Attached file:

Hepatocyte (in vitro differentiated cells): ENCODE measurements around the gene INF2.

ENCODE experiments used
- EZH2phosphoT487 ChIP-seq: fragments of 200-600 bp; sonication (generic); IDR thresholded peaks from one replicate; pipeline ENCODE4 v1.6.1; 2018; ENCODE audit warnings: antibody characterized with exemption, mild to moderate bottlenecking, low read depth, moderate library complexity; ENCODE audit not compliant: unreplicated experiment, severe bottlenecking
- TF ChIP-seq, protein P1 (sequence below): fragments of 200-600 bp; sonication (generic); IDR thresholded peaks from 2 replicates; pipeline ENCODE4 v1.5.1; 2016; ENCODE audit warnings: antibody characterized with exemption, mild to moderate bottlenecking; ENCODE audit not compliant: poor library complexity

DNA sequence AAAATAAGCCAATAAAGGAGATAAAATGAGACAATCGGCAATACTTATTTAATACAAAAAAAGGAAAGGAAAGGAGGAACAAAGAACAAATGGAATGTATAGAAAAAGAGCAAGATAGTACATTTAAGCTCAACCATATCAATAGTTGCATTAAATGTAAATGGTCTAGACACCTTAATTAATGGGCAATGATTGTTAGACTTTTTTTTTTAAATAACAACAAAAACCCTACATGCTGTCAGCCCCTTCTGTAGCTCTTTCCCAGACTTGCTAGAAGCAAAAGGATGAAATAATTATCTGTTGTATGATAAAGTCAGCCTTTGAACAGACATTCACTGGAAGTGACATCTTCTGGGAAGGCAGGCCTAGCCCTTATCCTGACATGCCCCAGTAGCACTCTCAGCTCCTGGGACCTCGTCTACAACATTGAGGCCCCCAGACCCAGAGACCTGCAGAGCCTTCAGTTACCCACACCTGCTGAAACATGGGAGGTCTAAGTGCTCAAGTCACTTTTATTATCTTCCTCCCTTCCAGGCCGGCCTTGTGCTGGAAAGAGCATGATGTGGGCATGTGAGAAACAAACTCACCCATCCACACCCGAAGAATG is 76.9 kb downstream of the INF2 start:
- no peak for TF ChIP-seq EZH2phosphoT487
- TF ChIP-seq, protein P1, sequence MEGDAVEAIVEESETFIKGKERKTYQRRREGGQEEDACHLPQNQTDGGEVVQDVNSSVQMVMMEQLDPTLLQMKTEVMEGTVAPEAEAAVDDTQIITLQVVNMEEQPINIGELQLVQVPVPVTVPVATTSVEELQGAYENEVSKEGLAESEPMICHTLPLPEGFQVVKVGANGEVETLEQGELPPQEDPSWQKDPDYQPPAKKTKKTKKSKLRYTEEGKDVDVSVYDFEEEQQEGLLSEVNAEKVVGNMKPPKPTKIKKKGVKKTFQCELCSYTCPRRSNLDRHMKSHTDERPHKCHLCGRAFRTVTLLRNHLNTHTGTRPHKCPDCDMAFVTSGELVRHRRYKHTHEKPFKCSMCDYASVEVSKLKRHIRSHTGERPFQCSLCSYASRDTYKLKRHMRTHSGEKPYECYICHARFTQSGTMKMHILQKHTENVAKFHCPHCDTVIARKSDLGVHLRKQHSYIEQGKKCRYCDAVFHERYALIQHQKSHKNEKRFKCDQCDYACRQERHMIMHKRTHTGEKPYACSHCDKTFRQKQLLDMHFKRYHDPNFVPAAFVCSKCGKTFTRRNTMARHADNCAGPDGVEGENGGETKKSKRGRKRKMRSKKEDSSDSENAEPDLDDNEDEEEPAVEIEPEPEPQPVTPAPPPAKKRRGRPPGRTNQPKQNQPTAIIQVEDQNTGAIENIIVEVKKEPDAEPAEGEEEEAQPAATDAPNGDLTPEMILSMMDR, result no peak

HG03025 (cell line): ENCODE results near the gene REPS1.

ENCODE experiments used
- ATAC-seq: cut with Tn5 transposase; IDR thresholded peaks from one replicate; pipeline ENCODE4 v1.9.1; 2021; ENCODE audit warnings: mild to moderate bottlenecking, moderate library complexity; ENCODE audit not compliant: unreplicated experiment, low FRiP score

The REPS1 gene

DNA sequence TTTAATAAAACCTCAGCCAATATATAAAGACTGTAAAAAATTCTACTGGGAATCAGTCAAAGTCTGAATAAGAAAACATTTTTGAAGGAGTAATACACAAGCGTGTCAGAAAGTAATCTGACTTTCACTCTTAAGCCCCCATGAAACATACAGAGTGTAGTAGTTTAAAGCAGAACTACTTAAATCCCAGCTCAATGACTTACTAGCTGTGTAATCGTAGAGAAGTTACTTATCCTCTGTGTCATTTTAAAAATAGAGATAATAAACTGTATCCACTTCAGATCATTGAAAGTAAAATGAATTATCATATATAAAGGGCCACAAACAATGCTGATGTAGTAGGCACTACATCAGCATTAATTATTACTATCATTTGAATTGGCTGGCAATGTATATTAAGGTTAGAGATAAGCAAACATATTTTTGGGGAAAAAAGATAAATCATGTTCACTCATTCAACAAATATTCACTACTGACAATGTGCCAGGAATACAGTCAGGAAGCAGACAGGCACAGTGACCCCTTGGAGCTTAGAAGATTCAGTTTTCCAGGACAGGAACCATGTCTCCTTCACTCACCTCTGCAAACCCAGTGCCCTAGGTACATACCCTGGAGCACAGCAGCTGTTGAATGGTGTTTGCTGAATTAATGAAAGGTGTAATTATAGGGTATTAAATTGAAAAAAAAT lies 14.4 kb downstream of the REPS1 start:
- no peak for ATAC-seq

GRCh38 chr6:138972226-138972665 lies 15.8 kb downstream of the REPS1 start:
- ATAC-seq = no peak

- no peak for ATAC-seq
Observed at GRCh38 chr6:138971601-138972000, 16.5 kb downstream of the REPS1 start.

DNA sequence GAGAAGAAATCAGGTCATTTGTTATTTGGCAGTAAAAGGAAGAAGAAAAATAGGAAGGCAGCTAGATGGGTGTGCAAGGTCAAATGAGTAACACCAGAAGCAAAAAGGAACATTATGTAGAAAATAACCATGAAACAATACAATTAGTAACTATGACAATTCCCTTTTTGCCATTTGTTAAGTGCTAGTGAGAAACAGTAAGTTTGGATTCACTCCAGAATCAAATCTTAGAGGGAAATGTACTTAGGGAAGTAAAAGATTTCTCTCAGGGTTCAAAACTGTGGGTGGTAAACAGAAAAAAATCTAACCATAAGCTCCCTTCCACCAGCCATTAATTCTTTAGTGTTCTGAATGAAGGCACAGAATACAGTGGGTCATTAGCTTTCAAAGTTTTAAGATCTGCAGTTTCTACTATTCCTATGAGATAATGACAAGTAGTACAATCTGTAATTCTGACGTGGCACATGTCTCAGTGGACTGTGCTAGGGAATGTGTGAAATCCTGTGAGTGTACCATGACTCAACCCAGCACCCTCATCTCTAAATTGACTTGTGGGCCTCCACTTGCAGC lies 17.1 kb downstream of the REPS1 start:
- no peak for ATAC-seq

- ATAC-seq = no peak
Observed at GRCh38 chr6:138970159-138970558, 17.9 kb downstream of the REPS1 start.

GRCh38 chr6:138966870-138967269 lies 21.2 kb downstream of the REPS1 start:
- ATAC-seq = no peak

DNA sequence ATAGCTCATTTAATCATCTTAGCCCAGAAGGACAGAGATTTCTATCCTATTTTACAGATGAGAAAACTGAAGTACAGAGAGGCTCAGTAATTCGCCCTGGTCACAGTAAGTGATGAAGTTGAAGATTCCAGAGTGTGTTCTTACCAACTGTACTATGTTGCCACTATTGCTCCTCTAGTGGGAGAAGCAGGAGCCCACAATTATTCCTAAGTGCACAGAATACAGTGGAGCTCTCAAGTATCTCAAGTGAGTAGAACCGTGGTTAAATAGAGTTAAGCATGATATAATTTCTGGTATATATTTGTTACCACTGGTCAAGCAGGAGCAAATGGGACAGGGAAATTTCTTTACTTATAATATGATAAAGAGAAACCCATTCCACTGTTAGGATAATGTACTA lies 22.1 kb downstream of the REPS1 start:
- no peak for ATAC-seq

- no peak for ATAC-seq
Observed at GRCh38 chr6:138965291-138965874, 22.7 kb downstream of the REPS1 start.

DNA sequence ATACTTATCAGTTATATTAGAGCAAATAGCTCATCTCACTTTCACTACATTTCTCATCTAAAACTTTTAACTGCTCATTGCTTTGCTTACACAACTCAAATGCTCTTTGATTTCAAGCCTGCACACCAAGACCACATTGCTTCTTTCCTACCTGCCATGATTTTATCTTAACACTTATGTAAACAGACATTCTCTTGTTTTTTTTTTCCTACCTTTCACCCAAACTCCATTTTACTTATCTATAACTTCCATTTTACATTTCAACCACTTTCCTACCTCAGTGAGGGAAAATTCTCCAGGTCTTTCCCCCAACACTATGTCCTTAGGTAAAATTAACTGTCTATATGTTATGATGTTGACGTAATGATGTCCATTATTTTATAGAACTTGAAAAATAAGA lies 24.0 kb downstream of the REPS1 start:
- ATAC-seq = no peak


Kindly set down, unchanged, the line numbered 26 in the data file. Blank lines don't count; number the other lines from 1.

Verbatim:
- no peak for ATAC-seq